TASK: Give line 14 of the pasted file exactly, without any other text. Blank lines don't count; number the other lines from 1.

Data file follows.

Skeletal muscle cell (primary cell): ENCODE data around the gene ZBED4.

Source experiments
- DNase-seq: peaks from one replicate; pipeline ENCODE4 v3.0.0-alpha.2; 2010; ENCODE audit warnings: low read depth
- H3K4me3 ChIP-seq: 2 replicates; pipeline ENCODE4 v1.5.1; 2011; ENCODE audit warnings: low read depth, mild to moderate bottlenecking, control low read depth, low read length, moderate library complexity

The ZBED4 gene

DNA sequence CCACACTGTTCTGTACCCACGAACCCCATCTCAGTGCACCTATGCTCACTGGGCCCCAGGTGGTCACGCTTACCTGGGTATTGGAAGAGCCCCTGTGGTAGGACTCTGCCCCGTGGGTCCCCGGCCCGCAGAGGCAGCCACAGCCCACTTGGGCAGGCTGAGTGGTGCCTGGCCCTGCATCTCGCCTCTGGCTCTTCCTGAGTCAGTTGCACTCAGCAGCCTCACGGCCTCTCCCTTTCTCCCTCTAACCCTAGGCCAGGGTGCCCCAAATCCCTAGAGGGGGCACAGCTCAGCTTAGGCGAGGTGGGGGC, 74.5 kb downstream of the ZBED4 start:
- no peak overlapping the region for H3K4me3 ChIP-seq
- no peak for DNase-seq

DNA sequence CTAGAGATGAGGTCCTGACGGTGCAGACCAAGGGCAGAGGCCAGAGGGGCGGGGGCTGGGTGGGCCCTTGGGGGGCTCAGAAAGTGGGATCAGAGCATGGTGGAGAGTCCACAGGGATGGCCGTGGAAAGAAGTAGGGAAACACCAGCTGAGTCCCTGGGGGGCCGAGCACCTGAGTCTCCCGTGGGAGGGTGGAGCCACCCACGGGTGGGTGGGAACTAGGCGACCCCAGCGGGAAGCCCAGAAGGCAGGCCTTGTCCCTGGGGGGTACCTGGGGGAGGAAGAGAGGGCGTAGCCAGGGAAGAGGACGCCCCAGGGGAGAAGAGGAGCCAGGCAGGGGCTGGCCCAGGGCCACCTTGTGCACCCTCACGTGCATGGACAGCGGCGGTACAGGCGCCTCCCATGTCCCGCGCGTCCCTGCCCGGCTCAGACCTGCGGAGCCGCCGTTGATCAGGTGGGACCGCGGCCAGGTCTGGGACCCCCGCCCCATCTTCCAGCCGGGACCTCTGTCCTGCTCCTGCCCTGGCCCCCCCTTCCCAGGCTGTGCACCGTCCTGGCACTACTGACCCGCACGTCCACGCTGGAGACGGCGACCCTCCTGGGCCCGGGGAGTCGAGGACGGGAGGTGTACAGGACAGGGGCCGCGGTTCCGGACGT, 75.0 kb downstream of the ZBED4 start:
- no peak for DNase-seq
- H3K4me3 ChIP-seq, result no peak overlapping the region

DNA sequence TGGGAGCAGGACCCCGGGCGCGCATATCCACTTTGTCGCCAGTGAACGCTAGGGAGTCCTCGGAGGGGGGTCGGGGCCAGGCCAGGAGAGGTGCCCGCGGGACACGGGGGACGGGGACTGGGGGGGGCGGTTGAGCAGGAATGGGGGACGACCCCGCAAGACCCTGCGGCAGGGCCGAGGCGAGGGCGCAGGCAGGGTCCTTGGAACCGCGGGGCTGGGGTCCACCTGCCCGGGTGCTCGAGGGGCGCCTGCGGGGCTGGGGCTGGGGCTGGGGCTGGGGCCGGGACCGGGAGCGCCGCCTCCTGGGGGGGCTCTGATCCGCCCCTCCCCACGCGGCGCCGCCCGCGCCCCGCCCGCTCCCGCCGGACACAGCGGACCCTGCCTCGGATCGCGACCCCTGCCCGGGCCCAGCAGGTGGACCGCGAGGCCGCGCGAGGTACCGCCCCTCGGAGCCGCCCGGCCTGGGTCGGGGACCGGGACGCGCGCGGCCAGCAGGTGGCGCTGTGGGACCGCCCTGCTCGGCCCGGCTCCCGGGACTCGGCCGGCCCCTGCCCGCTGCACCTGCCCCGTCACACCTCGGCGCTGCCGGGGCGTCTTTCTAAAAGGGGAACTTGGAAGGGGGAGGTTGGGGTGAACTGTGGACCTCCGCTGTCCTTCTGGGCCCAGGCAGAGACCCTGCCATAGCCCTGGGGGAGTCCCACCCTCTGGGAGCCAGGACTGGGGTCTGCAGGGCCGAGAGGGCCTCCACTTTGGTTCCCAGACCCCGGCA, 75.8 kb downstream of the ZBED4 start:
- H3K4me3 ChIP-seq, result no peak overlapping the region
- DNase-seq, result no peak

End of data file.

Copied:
- DNase-seq, result no peak